There are a number of ornate funerary monuments to the merchants in the cemeteries at Undercliffe and at Scholemoor. At Undercliffe, the Behrens Family Monument stands as testimony to his wealth and sense of importance, in true keeping with the fashion of the high Victorian era. While in Scholemoor’s Reform cemetery the tomb of Charles Semon rises up to the branches of an adjacent tree, in a classical style, towering high above anyone who stands next to it.

The Wool Exchange, Market Street.

The Wool Exchange, Market Street.

The Stars of David above the wool traders  inside Wool Exchange during the 1950's.

The Stars of David above the wool traders inside Wool Exchange during the 1950′s













Little Germany

There are still several surviving colossuses to Jewish commercial endeavour in Little Germany. This includes the magnificent head quarters now known as Merchants House built for Moser, Edelstein & Co. which is on Peckover Street. Behrens Warehouse, built for S.L. Behrens & Co. was around the corner, on East Parade. All that is visible to the visitor now is the wrought iron gate, which overlooks the street, with the company name moulded into the Romanesque design, painted in black with its roses and grids pattern. Other Jewish firms which took up residence in the area included Nathan Reichenheim at 4 Currer Street, along with the Reiss Brothers next door based at No. 6. The Heilbrons, Joseph Hirschel and Moritz Rothenstein also occupied business premises in this historic quarter.  Moritz Rothenstein was the father of the two brothers, artists William Rothenstein  and Alfred Rutherston  who would both become heavily involved in the art world during the late 19th and early 20th centuries.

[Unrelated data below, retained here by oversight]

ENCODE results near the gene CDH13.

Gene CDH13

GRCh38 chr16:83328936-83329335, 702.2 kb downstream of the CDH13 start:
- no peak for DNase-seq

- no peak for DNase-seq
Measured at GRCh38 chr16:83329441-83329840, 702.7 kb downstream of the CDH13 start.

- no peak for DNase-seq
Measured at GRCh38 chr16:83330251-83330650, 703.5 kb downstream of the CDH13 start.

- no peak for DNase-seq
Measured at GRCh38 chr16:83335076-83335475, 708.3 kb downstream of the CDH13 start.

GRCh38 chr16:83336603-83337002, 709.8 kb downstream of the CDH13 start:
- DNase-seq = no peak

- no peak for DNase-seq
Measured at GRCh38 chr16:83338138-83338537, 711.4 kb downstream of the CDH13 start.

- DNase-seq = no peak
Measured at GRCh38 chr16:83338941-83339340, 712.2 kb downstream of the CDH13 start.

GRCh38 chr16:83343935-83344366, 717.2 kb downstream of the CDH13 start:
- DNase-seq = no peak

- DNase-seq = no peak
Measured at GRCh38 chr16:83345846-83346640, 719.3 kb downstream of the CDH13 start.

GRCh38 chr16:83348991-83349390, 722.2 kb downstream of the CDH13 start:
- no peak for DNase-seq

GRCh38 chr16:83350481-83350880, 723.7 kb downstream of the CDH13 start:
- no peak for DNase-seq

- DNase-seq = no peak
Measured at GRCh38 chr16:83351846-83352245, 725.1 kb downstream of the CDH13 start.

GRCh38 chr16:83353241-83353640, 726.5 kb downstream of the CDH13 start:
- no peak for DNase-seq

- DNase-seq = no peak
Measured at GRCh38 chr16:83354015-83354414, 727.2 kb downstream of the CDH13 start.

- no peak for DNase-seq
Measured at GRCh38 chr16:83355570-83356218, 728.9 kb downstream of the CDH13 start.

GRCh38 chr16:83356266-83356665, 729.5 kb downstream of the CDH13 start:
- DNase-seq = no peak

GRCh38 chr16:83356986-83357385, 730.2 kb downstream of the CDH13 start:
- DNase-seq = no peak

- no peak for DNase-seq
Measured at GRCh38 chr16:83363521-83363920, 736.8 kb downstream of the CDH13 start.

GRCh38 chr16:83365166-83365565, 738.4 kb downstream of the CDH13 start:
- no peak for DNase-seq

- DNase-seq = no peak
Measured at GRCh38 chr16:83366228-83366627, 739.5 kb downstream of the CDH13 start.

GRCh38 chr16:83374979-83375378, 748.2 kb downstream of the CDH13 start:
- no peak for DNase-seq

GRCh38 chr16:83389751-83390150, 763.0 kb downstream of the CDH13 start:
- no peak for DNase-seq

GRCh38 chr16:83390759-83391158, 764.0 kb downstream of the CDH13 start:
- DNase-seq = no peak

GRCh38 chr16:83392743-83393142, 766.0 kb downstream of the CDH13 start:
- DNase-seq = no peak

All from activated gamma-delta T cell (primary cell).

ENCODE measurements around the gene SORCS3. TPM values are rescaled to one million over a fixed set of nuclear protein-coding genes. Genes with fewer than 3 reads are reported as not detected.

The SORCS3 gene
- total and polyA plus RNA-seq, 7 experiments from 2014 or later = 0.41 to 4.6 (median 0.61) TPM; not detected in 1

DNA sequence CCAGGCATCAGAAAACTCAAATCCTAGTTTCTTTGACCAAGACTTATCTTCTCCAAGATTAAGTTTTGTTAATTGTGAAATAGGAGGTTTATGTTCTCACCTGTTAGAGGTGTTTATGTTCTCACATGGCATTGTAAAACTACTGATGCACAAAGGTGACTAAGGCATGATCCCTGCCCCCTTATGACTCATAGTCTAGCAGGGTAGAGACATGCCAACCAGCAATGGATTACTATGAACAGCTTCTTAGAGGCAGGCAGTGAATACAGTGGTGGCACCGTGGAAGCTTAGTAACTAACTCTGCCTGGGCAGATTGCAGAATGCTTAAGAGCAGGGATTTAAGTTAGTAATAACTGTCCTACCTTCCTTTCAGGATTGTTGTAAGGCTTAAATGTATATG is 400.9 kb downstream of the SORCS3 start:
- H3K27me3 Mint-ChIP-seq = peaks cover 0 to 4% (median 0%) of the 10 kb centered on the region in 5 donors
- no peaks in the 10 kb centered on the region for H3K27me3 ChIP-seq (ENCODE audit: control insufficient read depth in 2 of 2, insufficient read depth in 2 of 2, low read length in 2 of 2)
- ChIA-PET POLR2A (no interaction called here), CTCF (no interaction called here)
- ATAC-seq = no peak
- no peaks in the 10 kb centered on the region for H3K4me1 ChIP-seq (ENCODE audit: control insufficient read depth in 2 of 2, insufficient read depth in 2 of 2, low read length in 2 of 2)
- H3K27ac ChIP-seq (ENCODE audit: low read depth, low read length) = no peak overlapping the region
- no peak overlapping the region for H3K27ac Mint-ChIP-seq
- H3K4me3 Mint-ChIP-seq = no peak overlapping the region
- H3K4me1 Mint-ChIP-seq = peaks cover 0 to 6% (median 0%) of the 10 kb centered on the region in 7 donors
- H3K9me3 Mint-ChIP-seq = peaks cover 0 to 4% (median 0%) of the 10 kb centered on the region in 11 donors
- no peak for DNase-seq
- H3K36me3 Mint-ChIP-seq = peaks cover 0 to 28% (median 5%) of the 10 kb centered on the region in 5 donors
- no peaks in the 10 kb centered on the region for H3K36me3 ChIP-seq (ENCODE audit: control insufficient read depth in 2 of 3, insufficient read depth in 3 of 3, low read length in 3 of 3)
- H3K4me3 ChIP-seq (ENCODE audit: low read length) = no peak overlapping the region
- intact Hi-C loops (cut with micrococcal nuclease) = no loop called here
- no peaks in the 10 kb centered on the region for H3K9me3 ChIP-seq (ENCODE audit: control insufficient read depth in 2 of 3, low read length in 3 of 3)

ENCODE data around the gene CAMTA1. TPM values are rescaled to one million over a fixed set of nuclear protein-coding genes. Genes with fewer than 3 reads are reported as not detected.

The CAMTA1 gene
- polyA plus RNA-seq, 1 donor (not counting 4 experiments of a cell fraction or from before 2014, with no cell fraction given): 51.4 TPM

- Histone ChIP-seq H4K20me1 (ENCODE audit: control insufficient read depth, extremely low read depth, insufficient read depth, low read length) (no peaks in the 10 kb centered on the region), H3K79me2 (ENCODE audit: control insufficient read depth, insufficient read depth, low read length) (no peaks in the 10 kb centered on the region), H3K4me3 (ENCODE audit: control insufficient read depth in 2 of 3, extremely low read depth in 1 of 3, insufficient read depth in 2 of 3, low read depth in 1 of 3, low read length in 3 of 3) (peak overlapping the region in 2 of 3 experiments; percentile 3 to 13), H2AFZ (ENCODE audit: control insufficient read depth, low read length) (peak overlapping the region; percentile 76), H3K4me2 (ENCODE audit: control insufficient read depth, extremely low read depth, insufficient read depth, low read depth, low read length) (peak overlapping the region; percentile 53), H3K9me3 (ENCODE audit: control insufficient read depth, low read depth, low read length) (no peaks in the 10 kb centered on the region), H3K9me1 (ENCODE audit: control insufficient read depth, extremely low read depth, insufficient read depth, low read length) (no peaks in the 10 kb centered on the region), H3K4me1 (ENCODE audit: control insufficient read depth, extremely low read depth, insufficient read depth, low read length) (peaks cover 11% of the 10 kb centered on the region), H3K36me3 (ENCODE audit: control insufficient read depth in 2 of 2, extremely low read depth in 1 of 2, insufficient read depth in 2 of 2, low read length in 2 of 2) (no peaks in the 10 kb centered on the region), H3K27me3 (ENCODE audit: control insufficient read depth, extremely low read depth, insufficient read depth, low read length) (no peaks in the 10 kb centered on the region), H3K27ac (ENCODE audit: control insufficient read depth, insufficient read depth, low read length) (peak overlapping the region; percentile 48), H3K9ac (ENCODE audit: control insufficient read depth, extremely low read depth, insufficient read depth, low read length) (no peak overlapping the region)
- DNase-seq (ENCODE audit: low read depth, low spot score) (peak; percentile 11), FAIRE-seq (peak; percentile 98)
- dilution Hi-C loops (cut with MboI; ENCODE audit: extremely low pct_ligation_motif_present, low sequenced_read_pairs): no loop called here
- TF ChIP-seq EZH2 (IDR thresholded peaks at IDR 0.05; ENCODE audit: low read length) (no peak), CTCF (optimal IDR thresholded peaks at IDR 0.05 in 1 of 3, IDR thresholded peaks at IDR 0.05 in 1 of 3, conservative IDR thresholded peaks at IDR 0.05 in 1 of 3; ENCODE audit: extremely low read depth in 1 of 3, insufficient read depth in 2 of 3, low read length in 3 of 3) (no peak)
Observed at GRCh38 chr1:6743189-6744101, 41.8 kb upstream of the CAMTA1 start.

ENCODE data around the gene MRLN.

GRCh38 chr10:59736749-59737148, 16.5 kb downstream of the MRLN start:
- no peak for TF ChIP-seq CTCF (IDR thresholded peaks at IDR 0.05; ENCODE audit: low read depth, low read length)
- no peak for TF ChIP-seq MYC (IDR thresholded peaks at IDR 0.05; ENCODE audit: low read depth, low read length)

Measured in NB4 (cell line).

Merchants House, Peckover Street Little Germany

Moser & Edelstein Headquarters, Merchants House, Peckover Street Little Germany

Behrens Gate: The last remnant of the German Jewish merchants signage in Bradford. East Parade, Little Germany.

Behrens Gate, East Parade, Little Germany.



Behrens Warehouse

Behrens Warehouse, East Parade, Little Germany